We tell lots of stories about amazing Critical Skills Challenges that rock kids’ worlds and bring powerful, meaningful learning to all kinds of classrooms. What we *don’t* do very often is tell the stories of the times that things go a little pear shaped, when they go off the rails, when the pedagogical wheels completely come off. This fall I’m teaching the Instructional Design class at Antioch. It’s part of our Critical Skills Classroom/ PBL Concentration, so we get a mix of students who are in the program and students who are just beginning their Critical Skills journeys and want a bit of guidance as they start out. As you can imagine, we have a lot of conversations about less-than- perfect outcomes because that’s what learning is all about in Critical Skills Classrooms- try, reflect, learn, plan, and try again. Today I have a great guest post about an absolutely BRILLIANT First Attempt In Learning from Morag Bradford, Arts Integration Specialist at Creative City Public Charter School in Baltimore, MD.
So I’ve been thinking about Challenges and, following a trip to a field of sunflowers last Sunday, decided to jump right in…spot the not-so-deliberate mistake that made this challenge go down like a lead zeppelin. (This was with my most easy going and cohesive first grade class.)
The sunflowers were amazing- as big as your head and as tall as the kids. I had never stood in a field like this (it went to the horizon!) and wanted to share what I could with my students. So back to school with a bunch of giant sunflowers, photos of the field, a poster of (one of) Van Gogh’s famous paintings and some oild pastels. The kids loved the flowers- were amazed and loved that they got to see them up close and touch all the parts. We talked about the size and the color and the shapes and the textures and we looked at and discussed projected images of the field and of Van Gogh’s paintings. All was well. I told the students, “We are going to work in teams to create life size images of the flowers with oil pastels!”
The students generated quality criteria- not a new activity as I often create process charts and have the students create the rubric for a lesson as that really solidifies what I am asking for and how the students will know if they are successful ( and if they are finished- goes some way to saving me from the ‘I’m done!’ after two minutes of drawing).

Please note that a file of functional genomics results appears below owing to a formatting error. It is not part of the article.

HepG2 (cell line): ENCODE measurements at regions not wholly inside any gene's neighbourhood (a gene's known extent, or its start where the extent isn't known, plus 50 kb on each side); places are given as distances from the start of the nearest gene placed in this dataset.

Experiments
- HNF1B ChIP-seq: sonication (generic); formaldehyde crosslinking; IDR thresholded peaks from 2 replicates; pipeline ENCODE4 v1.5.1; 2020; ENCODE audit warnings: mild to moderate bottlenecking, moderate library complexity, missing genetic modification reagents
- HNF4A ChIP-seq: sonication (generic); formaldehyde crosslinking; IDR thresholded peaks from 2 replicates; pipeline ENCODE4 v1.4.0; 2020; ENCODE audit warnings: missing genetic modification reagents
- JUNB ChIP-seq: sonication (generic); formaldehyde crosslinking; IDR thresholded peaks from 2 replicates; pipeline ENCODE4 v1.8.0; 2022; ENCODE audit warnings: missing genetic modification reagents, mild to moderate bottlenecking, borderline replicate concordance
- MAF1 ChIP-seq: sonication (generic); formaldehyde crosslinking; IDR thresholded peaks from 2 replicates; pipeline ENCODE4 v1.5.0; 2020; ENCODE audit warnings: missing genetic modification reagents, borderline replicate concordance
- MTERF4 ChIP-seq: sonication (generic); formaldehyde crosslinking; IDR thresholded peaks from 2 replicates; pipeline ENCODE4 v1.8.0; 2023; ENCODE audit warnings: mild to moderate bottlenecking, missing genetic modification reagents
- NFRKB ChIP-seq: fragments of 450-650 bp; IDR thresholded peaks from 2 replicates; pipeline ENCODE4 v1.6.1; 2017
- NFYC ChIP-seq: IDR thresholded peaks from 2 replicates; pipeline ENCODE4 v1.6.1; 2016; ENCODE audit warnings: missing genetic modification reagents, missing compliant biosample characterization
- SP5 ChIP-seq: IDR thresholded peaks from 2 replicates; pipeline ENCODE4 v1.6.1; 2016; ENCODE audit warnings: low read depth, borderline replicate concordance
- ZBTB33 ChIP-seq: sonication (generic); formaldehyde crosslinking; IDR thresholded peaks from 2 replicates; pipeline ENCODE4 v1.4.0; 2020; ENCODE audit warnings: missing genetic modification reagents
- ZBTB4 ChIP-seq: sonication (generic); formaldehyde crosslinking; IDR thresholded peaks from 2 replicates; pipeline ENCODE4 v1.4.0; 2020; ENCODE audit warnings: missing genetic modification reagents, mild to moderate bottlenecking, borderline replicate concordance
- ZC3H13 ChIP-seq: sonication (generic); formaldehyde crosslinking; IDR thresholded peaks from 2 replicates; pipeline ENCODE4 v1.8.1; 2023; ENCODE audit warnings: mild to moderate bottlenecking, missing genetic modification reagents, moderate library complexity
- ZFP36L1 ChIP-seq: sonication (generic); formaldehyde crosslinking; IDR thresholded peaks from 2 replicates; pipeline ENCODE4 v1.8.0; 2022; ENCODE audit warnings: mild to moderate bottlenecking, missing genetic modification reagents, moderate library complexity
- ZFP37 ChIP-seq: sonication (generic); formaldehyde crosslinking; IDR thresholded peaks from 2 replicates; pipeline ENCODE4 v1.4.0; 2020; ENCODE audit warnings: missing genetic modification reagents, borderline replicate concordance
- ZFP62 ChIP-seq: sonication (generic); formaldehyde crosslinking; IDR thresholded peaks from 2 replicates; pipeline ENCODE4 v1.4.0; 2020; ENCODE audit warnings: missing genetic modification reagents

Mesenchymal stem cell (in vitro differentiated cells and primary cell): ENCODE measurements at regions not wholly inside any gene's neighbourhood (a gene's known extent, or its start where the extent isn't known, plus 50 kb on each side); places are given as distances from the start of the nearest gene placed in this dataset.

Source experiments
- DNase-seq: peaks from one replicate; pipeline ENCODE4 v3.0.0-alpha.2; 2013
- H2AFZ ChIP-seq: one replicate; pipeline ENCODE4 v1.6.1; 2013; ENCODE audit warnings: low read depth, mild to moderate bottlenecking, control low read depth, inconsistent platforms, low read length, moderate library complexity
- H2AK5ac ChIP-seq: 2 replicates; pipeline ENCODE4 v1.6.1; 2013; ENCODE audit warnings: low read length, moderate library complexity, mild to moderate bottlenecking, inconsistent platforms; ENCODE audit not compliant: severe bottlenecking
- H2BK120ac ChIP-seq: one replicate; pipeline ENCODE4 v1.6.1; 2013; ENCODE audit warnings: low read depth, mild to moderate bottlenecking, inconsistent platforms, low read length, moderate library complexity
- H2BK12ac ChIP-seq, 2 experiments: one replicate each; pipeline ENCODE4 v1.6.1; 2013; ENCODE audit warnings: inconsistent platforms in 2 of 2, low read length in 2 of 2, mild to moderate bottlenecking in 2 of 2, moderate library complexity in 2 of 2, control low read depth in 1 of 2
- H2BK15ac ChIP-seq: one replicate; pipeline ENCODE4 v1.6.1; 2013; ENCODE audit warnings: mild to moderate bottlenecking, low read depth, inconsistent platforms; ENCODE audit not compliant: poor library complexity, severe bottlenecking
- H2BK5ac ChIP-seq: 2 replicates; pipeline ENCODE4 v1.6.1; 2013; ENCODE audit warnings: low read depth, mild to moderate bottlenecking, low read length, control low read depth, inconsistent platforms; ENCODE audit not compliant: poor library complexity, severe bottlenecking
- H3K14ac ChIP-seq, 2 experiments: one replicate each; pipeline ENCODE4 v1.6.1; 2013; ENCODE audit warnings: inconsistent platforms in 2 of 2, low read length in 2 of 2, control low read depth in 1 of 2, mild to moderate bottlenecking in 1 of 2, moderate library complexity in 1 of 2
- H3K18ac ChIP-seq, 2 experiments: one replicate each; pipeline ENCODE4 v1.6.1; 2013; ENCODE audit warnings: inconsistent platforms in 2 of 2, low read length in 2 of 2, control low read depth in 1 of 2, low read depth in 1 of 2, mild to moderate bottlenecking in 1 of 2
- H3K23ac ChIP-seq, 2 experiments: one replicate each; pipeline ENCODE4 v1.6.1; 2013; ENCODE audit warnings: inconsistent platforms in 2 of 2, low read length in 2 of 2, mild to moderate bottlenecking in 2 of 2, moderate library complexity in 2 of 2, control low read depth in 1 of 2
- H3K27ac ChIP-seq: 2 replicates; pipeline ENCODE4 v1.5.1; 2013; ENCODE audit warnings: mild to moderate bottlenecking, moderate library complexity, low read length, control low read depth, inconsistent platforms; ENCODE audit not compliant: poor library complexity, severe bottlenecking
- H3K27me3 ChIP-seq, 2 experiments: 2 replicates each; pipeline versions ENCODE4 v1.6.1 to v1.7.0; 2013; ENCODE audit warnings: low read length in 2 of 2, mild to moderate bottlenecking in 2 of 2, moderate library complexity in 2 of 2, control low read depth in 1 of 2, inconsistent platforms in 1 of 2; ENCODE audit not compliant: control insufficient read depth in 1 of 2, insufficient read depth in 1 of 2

Good quality criteria- all was well. I did a quick demo on the use of oil pastels (hard/soft pressure, blending, qualities of line) and then divided up the students into groups by counting around the group 1,2,3,4.
By the time I had finished counting the first students could not remember which number they were.
Recount, sending children to their tables (four groups of 4 or 5) as I said their number. This is the point at which the wheels came off completely. Right away there was shouting recriminations, loud crying, quiet crying and screaming! The classroom aide and I went from table to table to try and ‘fix’ the situation but there was too much dischord to be able to get anywhere. The noise level was a real problem!
After a few minutes of trying to get everyone to calm down we called all the students back to the rug and adressed what a disaster it was. I noted that the assignment was not going so well and asked how I could have better prepared the class, and what we as individuals and as a group could do differently.
This morning I was reading more of the K-3 Coaching Kit and came across Elizabeth Reid’s statement; “Never mix a new process with new content.”
So back at the drawing board I am am thinking that my options are;
- Read Camille and the Sunflowers to give some more student-friendly background on Van Gogh and his sunflower paintings. ,
- Have students experiment individually with oil pastels.
- THEN- either ask students to work in pairs and have a conversation about how each pair would decide who would draw what- OR have each student create a sunflower and put them all together in a community vase.
She did *exactly* what Critical Skills teachers are supposed to do. When the wheels come off (and they will, have no doubt, it happens to everyone), she made the right call when she brought the group back together to talk about what was working, what wasn’t working, and what she could have done differently to make it work better next time (way to model reflection!) She took the time to reflect individually and to take a look at the at different resources (man, those Coaching Kits are are GOLD MINE, aren’t they?) and combined that new information with what she’d learned from her students in planning for the next go ’round.
You see what she did there? Morag made an Experiential Loop for herself AND her students! It wasn’t the loop she expected, but it was a dang good loop nevertheless!
Well done Morag!
(And thanks for being brave enough to share your experience with us!)